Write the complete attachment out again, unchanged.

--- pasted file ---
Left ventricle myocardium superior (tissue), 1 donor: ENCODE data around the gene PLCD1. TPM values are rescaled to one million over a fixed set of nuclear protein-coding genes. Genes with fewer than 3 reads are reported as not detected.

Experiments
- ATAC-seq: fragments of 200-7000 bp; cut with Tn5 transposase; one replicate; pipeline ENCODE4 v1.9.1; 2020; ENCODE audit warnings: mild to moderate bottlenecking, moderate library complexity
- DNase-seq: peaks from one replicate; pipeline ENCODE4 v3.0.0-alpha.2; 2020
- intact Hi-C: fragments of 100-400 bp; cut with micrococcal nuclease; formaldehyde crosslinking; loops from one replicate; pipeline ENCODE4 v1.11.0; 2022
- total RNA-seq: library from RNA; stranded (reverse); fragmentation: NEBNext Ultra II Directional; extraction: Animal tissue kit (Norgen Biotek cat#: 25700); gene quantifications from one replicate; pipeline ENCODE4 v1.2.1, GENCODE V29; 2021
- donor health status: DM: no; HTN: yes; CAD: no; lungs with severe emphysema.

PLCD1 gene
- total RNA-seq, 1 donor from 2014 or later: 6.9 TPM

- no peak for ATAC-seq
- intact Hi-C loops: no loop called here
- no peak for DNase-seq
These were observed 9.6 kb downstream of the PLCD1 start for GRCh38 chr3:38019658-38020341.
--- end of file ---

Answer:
Left ventricle myocardium superior (tissue), 1 donor: ENCODE data around the gene PLCD1. TPM values are rescaled to one million over a fixed set of nuclear protein-coding genes. Genes with fewer than 3 reads are reported as not detected.

Experiments
- ATAC-seq: fragments of 200-7000 bp; cut with Tn5 transposase; one replicate; pipeline ENCODE4 v1.9.1; 2020; ENCODE audit warnings: mild to moderate bottlenecking, moderate library complexity
- DNase-seq: peaks from one replicate; pipeline ENCODE4 v3.0.0-alpha.2; 2020
- intact Hi-C: fragments of 100-400 bp; cut with micrococcal nuclease; formaldehyde crosslinking; loops from one replicate; pipeline ENCODE4 v1.11.0; 2022
- total RNA-seq: library from RNA; stranded (reverse); fragmentation: NEBNext Ultra II Directional; extraction: Animal tissue kit (Norgen Biotek cat#: 25700); gene quantifications from one replicate; pipeline ENCODE4 v1.2.1, GENCODE V29; 2021
- donor health status: DM: no; HTN: yes; CAD: no; lungs with severe emphysema.

PLCD1 gene
- total RNA-seq, 1 donor from 2014 or later: 6.9 TPM

- no peak for ATAC-seq
- intact Hi-C loops: no loop called here
- no peak for DNase-seq
These were observed 9.6 kb downstream of the PLCD1 start for GRCh38 chr3:38019658-38020341.